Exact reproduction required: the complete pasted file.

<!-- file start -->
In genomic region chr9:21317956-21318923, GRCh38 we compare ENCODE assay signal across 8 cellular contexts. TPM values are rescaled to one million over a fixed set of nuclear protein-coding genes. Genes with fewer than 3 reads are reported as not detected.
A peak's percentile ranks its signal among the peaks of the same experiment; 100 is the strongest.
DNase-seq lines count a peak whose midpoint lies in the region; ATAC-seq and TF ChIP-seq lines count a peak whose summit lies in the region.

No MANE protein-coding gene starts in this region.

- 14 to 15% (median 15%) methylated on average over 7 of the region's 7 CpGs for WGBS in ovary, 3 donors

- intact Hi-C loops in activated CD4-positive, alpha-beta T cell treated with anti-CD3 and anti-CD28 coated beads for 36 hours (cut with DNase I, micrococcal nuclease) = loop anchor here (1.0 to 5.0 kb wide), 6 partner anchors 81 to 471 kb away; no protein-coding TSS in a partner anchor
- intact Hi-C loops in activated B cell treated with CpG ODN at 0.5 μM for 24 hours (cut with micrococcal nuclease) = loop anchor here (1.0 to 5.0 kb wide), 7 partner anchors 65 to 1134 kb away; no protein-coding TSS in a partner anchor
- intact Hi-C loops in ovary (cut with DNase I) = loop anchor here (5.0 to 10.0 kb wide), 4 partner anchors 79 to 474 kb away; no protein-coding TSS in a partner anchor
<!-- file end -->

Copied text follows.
In genomic region chr9:21317956-21318923, GRCh38 we compare ENCODE assay signal across 8 cellular contexts. TPM values are rescaled to one million over a fixed set of nuclear protein-coding genes. Genes with fewer than 3 reads are reported as not detected.
A peak's percentile ranks its signal among the peaks of the same experiment; 100 is the strongest.
DNase-seq lines count a peak whose midpoint lies in the region; ATAC-seq and TF ChIP-seq lines count a peak whose summit lies in the region.

No MANE protein-coding gene starts in this region.

- 14 to 15% (median 15%) methylated on average over 7 of the region's 7 CpGs for WGBS in ovary, 3 donors

- intact Hi-C loops in activated CD4-positive, alpha-beta T cell treated with anti-CD3 and anti-CD28 coated beads for 36 hours (cut with DNase I, micrococcal nuclease) = loop anchor here (1.0 to 5.0 kb wide), 6 partner anchors 81 to 471 kb away; no protein-coding TSS in a partner anchor
- intact Hi-C loops in activated B cell treated with CpG ODN at 0.5 μM for 24 hours (cut with micrococcal nuclease) = loop anchor here (1.0 to 5.0 kb wide), 7 partner anchors 65 to 1134 kb away; no protein-coding TSS in a partner anchor
- intact Hi-C loops in ovary (cut with DNase I) = loop anchor here (5.0 to 10.0 kb wide), 4 partner anchors 79 to 474 kb away; no protein-coding TSS in a partner anchor